“One may have a blazing hearth in one’s soul and yet no one may ever come to sit by it. Passers-by see only a wisp of smoke from the chimney and continue on the way.”

What truly inspires me about Van Gogh is that he presented his work in a very methodical and rational way; it is not the product of a disturbing sentimental explosion in the name of creativeness. He selected meek and tattered themes – for instance, his own shoes in A Pair of Shoes (1886); damaged leather and a dirty sole illustrated immense struggling phase in a man’s life.

In a letter to Theo in August 29, 1888, Van Gogh explains;

“I feel too feeble to fight against existing circumstances, and I should have to be cleverer and richer and younger to win. All that I seek in painting is a way to make life bearable.”


A Pair of Shoes. Source: Van Gogh Gallery
He searched for the same traits amongst common people for his paintings. The dark, earthy palettes and intensified oppressed facial appearances expressively portrayed the daily suffering and poverty of peasants. The Potato Eaters and Peasant Woman Peeling Potatoes are some perfect examples. He wrote on July 21, 1882,

“Though I am often in the depths of misery, there is still calmness, pure harmony and music inside me. I see paintings or drawings in the poorest cottages, in the dirtiest corners.  And my mind is driven towards these things with an irresistible momentum.”


Peasant Woman Peeling Potatoes. Source: Van Gogh Gallery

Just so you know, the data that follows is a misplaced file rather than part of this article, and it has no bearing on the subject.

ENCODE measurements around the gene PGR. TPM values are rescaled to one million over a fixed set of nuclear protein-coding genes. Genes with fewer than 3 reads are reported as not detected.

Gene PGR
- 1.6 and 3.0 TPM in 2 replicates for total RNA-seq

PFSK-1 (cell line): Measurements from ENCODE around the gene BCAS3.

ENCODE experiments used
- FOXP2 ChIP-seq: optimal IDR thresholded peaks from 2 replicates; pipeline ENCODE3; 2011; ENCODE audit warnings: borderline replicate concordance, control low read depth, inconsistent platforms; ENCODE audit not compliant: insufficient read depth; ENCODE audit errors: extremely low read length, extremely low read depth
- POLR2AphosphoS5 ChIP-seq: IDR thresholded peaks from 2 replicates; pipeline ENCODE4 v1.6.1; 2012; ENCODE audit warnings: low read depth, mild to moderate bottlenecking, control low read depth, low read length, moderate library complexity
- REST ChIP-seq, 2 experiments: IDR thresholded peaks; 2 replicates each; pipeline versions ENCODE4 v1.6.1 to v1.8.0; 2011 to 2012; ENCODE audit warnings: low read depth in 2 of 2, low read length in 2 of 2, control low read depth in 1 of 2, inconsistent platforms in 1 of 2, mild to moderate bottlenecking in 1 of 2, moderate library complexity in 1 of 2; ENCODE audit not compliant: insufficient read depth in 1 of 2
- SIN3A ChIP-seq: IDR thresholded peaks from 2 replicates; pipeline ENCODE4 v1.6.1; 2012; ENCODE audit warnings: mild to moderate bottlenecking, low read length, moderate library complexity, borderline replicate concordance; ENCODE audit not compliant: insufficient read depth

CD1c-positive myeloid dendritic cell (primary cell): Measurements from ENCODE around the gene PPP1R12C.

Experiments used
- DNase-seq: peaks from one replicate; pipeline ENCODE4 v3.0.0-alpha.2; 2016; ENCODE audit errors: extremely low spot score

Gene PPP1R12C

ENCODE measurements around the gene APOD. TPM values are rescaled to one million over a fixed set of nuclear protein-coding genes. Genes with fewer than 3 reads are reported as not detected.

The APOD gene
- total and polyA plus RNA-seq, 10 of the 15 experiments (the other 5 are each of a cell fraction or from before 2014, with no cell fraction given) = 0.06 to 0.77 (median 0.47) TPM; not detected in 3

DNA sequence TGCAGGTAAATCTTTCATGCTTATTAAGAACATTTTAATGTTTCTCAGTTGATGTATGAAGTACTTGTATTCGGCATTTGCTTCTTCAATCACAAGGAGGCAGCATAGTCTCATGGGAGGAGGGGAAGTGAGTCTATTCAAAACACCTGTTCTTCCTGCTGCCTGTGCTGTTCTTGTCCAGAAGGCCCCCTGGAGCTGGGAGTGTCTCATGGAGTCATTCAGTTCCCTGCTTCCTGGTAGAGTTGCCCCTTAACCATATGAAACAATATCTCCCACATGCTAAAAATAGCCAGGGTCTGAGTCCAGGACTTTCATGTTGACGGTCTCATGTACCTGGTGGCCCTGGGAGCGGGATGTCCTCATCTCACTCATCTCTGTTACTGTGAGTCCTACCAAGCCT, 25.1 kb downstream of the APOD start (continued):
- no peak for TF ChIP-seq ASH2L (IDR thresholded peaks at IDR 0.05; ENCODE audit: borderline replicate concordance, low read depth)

The most aesthetically created Starry Night gave us the opportunity to observe the passion, clandestine exquisiteness of the night and psychosis of the sky. It predicts the eventual fate of humankind, which he wrote about in the following words,

“I get a mysterious effect, like a star in the depths of an azure sky. For my part I know nothing with any certainty, but the sight of stars makes me dream”.

Starry Night. Source: Van Gogh Gallery
Interestingly, Van Gogh painted dozens of self-portraits during his stay at Saint-Remy. We cannot connect these portraits to narcissism as in reality, he tried to discover turbulence and spiritual capacities via self-assessment. Therefore, we can judge him with enormous aptitude to change his physical tone at the determination of his surroundings.

In contradiction to a depressed artist exerting hysterical brush-strokes, Van Gogh’s creative preferences were premeditated and attentively produced. We can probably uncover an erudite, tender and caring soul beneath his chaotic appearance.

To celebrate Van Gogh’s birthday, I have put together some of his inspirational quotes:

“There is nothing more truly artistic than to love people.”

“There is the same difference in a person before and after he is in love, as there is in an unlighted lamp and one that is burning.”

“Love many things, for therein lies the true strength, and whosoever loves much performs much, can accomplish much, and what is done in love is well done.”

“To suffer without complaint is the only lesson we have to learn in this life.”

“The heart of man is very much like the sea, it has its storms, it has its tides and in its depths, it has its pearls too.”

“I often think that night is more alive, more richly coloured than the day.”

“Don’t lose heart if it’s very difficult at times, everything will come out all right and nobody can in the beginning do as he wishes.”

“I tell you, you must not be afraid of making mistakes. Such a frame of mind leads to stagnation and mediocrity.”

An incomparable chap with an incomparable life, Van Gogh left behind a legacy of powerful words and artworks that show sturdy and delicate aspects to all of us.